A tender offer is typically an active and widespread solicitation by a company or third party (often called the “bidder” or “offeror”) to purchase a substantial percentage of the company’s securities. Bidders may conduct tender offers to acquire equity (common stock) in a particular company or debt issued by the company. A tender offer where the company seeks to acquire its own securities is often referred to as an issuer tender offer. A tender offer where a third party seeks to acquire another company’s securities is referred to as a third party tender offer.
A tender offer is only open for a limited period of time and is made to each individual security holder. That means each security holder can decide for him or herself whether to tender his or her securities. In addition, the terms of the tender offer, such as the price offered to purchase securities, are fixed. The purchase price is usually at a premium to the current market price of the securities in order to encourage security holders to sell their securities. Sometimes a tender offer is conditioned on security holders tendering a minimum number or value of securities. For example, if an offeror establishes a minimum tender condition of five million shares of a target company’s common stock, the offeror will have no obligation to purchase any shares if only 4 million shares are tendered.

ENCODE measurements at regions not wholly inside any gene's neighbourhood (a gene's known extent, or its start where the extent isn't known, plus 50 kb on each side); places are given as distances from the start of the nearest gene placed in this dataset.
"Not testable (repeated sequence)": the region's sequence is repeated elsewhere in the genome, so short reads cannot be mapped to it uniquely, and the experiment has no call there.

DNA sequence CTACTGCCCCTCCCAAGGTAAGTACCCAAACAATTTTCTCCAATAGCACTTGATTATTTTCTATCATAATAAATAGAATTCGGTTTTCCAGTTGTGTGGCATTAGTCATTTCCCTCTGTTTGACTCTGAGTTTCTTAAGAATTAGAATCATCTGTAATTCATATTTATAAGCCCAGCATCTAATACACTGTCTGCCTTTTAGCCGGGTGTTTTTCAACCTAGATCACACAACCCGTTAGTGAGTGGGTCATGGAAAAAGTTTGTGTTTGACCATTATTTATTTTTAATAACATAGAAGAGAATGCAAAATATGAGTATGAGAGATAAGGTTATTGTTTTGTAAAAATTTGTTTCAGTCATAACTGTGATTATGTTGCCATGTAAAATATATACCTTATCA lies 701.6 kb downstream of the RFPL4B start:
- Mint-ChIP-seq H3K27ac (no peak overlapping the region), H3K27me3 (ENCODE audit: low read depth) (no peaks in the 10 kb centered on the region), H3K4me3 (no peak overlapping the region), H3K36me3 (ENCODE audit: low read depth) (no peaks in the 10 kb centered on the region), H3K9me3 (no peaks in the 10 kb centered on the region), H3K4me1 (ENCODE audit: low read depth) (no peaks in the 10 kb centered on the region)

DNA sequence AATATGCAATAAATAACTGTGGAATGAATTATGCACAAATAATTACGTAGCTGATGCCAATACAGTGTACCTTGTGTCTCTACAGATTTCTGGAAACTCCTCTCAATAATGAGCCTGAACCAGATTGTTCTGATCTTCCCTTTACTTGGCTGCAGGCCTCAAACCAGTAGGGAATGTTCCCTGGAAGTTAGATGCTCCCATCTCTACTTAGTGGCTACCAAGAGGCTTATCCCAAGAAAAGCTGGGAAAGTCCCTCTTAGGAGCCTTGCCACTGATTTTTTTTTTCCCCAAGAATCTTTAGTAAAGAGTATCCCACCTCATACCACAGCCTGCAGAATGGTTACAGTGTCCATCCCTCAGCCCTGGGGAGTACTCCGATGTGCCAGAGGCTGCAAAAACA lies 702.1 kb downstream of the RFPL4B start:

Tender offers are regulated by the SEC, its rules and regulations, as well as the Exchange Act of 1934. The SEC rules and regulations that apply to a tender offer depend on a number of factors. These factors include whether the tender offer is for equity or debt and whether the bidder is an issuer or a third party. If the tender offer is seeking equity securities, these factors also include whether such securities are “registered” pursuant to Section 12 of the Exchange Act or the issuer of such securities has another class of equity “registered” pursuant to Section 12 or is otherwise required to file periodic reports pursuant to Section 15(d) of the Exchange Act.
All tender offers are subject to anti-fraud provisions and certain procedural requirements relating to how long the offer must remain open, how quickly holders must be paid for their tendered securities, and the conditions required in order for a bidder to extend an offer. This includes tender offers that result in ownership of five percent or less of the outstanding shares – also known as "mini-tender offers." You can learn more about the risks of mini-tender offers by reading our information on that topic.
The vast majority of tender offers are subject to additional SEC rules and regulations and provisions of the Exchange Act. These rules require bidders to file certain documents with the SEC that disclose important information about the bidders and the terms of the offer. These documents include a Schedule TO and what is typically called an “Offer to Purchase” and can be found by looking up the target company’s name here. Bidders are required to provide security holders notice of such tender offers. They will often provide such notice via newspaper advertisement or contacting security holders. The rules also provide other protections to security holders. These protections include: “withdrawal rights,” which is the right of security holders to withdraw their tender of securities within certain time periods; the requirement that the tender be open to all holders of the class of securities subject to the offer; and, the bidder’s obligation to provide each tendering holder with the “best price,” which means a bidder cannot offer different prices to different holders.